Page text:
When Corey Webster finally went on injured reserve in December, Talley was called up from the practice squad. He saw time in the final two games of the season but did not catch a pass.

    This is a player the Giants like, as evidenced by his slow but steady progression within the franchise. The next step for him is to make the 53-man roster, which he can do by staying healthy and beating out the unconvincing cast of pass-catchers already mentioned on this list.

5. Trindon Holliday

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    Jeff Gross/Getty Images

    Trindon Holliday, a 2014 free agent acquisition from Denver, sneaks in as No. 5 in this analysis of the Giants' 11 pass-catchers.

    If Holliday makes the 53-man roster, his primary function will be as a kick returner—not a receiver. The former Texan and Bronco has turned a few heads during OTAs, however, with his ability as a receiver. As Dan Graziano of ESPN explains, that's expected of a 5'5", 166-pound jitterbug sprinting down the sidelines during non-contact workouts.

    In training camp and full-contact preseason games, Holliday's effectiveness as a receiver will dwindle. Outside of the return game, in which he is extremely adept, Holliday will only be effective with the ball in space. That does not bode well for his chances on the outside, where he will have to fend off a much larger defensive back, or in the slot, where he will have to catch the ball in traffic.

    Still, Holliday will be an interesting name to keep an eye on this summer, even if he sinks a bit on this list.

4. Jerrel Jernigan

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    Jeff Zelevansky/Getty Images

    Jerrel Jernigan was piping hot toward the end of last season, and it remains to be seen if he has cooled down at all over the long offseason.

    For almost three full seasons, Jernigan was a total non-factor whenever he stepped foot on the field. Then, quite suddenly, in place of an injured Victor Cruz during the final two-and-a-half games of the 2013 season, Jernigan emerged as a multi-dimensional threat.

    During that late-season stretch, Jernigan recorded 237 yards and two touchdowns on 19 receptions, as well as a 49-yard end-around rush for a score.

    Jernigan is a suitable replacement for Victor Cruz, if the starting slot receiver were to lose a game or two to injury in 2014. However, Jernigan—at 5'8", 189 pounds—is not the ideal "next man up" if he is asked to replace one of the outside receivers.

    If New York's new-look offense can find creative ways to get the speedy Jernigan the ball in space, he could enjoy his most productive season as a Giants receiver in 2014.

3. Odell Beckham Jr.

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    Elsa/Getty Images

    There's a lot to be excited about when it comes to 2014 first-round selection Odell Beckham Jr., who was selected 12th overall out of LSU.

    Scouts say Beckham is an exceptional route-runner and one of the purest pass-catchers in this year's draft class. He runs a sub-4.5-second 40-yard dash, and his leaping ability makes up for his sub-6' height. He's the type of receiver who causes quarterbacks to salivate, so say those who believe the hype.

    So why does Beckham not rank higher on this positional breakdown?

    He is a rookie, of course. And just because Tom Coughlin has a new offensive coordinator in Ben McAdoo, that doesn't mean he's going to completely forfeit his coaching philosophy, allow this hotshot to march onto the field and turn over the offensive spotlight to a rookie. No, Beckham will earn his reps—just like everyone else fighting for a roster spot.

    Beckham's going to see the field—and the ball—a lot in 2014. With "flashes like a DeSean Jackson" during OTAs, it will be tough to deny him that. Just don't expect him to take over as the focal point of the offense as a rookie.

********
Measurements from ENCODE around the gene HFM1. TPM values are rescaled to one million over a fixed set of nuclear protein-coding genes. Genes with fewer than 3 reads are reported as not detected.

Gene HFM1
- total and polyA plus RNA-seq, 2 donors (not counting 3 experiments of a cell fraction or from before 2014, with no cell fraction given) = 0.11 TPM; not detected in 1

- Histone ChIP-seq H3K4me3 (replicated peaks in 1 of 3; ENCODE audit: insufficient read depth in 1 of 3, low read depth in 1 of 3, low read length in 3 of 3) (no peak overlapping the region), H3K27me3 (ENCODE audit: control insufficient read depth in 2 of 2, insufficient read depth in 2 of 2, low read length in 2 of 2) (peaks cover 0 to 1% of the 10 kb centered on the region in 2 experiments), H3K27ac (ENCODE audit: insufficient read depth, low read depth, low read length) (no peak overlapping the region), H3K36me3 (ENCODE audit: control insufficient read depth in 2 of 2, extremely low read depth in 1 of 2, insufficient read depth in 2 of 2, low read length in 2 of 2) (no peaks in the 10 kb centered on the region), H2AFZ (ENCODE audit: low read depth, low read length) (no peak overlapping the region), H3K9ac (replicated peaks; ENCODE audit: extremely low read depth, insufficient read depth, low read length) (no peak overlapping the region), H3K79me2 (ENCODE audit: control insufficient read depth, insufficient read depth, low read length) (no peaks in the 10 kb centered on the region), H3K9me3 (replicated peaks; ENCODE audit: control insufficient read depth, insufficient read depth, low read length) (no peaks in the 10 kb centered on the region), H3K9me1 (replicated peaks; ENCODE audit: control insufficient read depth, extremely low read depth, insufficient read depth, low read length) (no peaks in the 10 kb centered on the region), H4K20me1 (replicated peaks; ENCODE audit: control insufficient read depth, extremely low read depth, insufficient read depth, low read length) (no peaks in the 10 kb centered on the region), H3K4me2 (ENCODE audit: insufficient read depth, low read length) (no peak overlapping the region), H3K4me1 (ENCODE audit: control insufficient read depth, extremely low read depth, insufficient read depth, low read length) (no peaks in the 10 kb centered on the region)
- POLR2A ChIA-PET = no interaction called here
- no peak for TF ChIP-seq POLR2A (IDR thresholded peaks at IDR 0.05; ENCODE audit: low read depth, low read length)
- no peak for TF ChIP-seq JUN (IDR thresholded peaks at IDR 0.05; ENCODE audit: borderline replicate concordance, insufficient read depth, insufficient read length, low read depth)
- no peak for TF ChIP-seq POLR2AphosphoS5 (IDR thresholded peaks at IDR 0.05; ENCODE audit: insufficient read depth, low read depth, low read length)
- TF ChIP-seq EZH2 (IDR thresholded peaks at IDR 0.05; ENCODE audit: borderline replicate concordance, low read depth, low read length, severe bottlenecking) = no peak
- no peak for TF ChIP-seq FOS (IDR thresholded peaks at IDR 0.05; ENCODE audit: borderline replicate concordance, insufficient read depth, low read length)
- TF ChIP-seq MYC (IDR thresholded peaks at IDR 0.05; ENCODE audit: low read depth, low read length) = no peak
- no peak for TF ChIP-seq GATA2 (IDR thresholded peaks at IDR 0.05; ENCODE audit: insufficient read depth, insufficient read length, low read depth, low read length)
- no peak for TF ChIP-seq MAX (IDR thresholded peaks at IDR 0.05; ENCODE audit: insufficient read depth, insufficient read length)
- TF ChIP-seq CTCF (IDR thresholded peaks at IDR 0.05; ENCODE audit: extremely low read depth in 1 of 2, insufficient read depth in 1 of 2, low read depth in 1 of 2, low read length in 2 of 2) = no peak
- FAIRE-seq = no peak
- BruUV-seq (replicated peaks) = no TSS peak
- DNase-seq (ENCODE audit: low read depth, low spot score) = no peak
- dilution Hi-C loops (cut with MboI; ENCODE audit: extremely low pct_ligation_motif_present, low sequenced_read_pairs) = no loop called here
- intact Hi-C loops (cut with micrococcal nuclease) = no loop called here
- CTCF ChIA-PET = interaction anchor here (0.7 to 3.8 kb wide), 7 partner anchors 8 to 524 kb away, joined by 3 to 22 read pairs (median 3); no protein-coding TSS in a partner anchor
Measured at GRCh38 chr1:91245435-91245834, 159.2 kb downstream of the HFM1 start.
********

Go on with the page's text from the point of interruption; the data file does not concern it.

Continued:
2. Rueben Randle

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    Al Bello/Getty Images

    Now heading into his third NFL training camp, Rueben Randle just barely edges out his former college teammate Odell Beckham Jr. for the No. 2 spot on this depth-chart analysis.

    If you can't tell by now, I think size matters when it comes to receivers—especially with monster-sized defensive backs, like Seattle's, surfacing across the league. Randle is New York's only projected starter with size as an advantage; the 2012 second-round selection (63 overall) out of LSU is 6'2" and 208 pounds.

    The knock on Randle was never his athleticism or ability to catch the ball, it was his miscommunication with the quarterback and inability to apply the offensive concepts with consistency. Now, playing in a simpler scheme described by Randle as "pretty much black and white" (h/t Jordan Raanan/NJ.com), there should be no reason why he cannot thrive with the Giants in 2014.

    Some fans are quick to write off Randle after New York used a first-round selection on a receiver in this year's draft. However, it should be noted that despite his mental errors, Randle still led the team with six touchdown catches in 2013. Not an astronomical figure, but it's six more than Hakeem Nicks recorded.

    Randle could develop into a viable No. 1 outside receiving target this season—his first with Nicks out of the picture.

1. Victor Cruz

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    Jeff Gross/Getty Images

    Believe what you want about the slot receiver position, but it is quickly becoming one of the most valuable in professional football.

    With more three-wide receiver sets on the slate in 2014, the Giants are lucky to have Victor Cruz at their disposal. A shifty receiver that consistently displays great chemistry with the quarterback, Cruz is an excellent example of the NFL's quintessential inside-passing threat.

    If Cruz leads all Giants receivers in yardage again this season, it will be the fourth consecutive season he has done so. The 6', 204-pound former undrafted free agent out of Massachusetts has carved out a super-sized role for himself in New York.

    Cruz tops all other receivers on this depth-chart analysis due to his unmatched body of work, consistency and value as a slot receiver—one of the NFL's fastest-rising positions.

     

    *All roster information courtesy of Giants.com.

    **All statistical information courtesy of Pro-Football-Reference.com, unless noted otherwise.

    Kevin is a New York Giants Featured Columnist for Bleacher Report. You can follow him on Twitter here.